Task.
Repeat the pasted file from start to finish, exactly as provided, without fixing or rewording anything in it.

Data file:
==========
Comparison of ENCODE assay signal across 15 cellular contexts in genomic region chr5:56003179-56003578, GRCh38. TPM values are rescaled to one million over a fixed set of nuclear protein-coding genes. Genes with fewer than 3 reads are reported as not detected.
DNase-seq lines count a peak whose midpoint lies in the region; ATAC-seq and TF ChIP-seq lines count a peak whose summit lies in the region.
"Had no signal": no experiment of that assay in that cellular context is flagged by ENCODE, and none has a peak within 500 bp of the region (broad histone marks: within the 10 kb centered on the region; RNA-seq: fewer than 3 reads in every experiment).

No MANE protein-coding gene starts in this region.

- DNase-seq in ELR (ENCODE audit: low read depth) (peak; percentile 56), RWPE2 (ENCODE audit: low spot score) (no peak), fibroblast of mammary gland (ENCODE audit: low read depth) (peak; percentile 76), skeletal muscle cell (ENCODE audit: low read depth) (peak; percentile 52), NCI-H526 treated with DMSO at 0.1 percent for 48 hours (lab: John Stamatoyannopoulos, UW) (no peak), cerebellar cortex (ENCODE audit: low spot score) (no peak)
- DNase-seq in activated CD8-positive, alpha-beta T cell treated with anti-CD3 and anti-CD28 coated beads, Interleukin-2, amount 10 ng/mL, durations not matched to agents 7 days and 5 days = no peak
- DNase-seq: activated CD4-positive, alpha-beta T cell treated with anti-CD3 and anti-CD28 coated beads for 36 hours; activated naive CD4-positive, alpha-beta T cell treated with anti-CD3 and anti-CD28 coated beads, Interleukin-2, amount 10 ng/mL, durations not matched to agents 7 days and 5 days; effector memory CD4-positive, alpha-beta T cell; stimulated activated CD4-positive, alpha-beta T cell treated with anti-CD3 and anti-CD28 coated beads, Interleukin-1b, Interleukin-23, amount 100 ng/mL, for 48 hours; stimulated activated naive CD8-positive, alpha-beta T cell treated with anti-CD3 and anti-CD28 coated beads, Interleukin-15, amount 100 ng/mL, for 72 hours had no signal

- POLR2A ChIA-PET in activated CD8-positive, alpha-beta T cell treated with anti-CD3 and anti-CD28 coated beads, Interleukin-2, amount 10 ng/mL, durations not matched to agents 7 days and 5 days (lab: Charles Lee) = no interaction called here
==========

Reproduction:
Comparison of ENCODE assay signal across 15 cellular contexts in genomic region chr5:56003179-56003578, GRCh38. TPM values are rescaled to one million over a fixed set of nuclear protein-coding genes. Genes with fewer than 3 reads are reported as not detected.
DNase-seq lines count a peak whose midpoint lies in the region; ATAC-seq and TF ChIP-seq lines count a peak whose summit lies in the region.
"Had no signal": no experiment of that assay in that cellular context is flagged by ENCODE, and none has a peak within 500 bp of the region (broad histone marks: within the 10 kb centered on the region; RNA-seq: fewer than 3 reads in every experiment).

No MANE protein-coding gene starts in this region.

- DNase-seq in ELR (ENCODE audit: low read depth) (peak; percentile 56), RWPE2 (ENCODE audit: low spot score) (no peak), fibroblast of mammary gland (ENCODE audit: low read depth) (peak; percentile 76), skeletal muscle cell (ENCODE audit: low read depth) (peak; percentile 52), NCI-H526 treated with DMSO at 0.1 percent for 48 hours (lab: John Stamatoyannopoulos, UW) (no peak), cerebellar cortex (ENCODE audit: low spot score) (no peak)
- DNase-seq in activated CD8-positive, alpha-beta T cell treated with anti-CD3 and anti-CD28 coated beads, Interleukin-2, amount 10 ng/mL, durations not matched to agents 7 days and 5 days = no peak
- DNase-seq: activated CD4-positive, alpha-beta T cell treated with anti-CD3 and anti-CD28 coated beads for 36 hours; activated naive CD4-positive, alpha-beta T cell treated with anti-CD3 and anti-CD28 coated beads, Interleukin-2, amount 10 ng/mL, durations not matched to agents 7 days and 5 days; effector memory CD4-positive, alpha-beta T cell; stimulated activated CD4-positive, alpha-beta T cell treated with anti-CD3 and anti-CD28 coated beads, Interleukin-1b, Interleukin-23, amount 100 ng/mL, for 48 hours; stimulated activated naive CD8-positive, alpha-beta T cell treated with anti-CD3 and anti-CD28 coated beads, Interleukin-15, amount 100 ng/mL, for 72 hours had no signal

- POLR2A ChIA-PET in activated CD8-positive, alpha-beta T cell treated with anti-CD3 and anti-CD28 coated beads, Interleukin-2, amount 10 ng/mL, durations not matched to agents 7 days and 5 days (lab: Charles Lee) = no interaction called here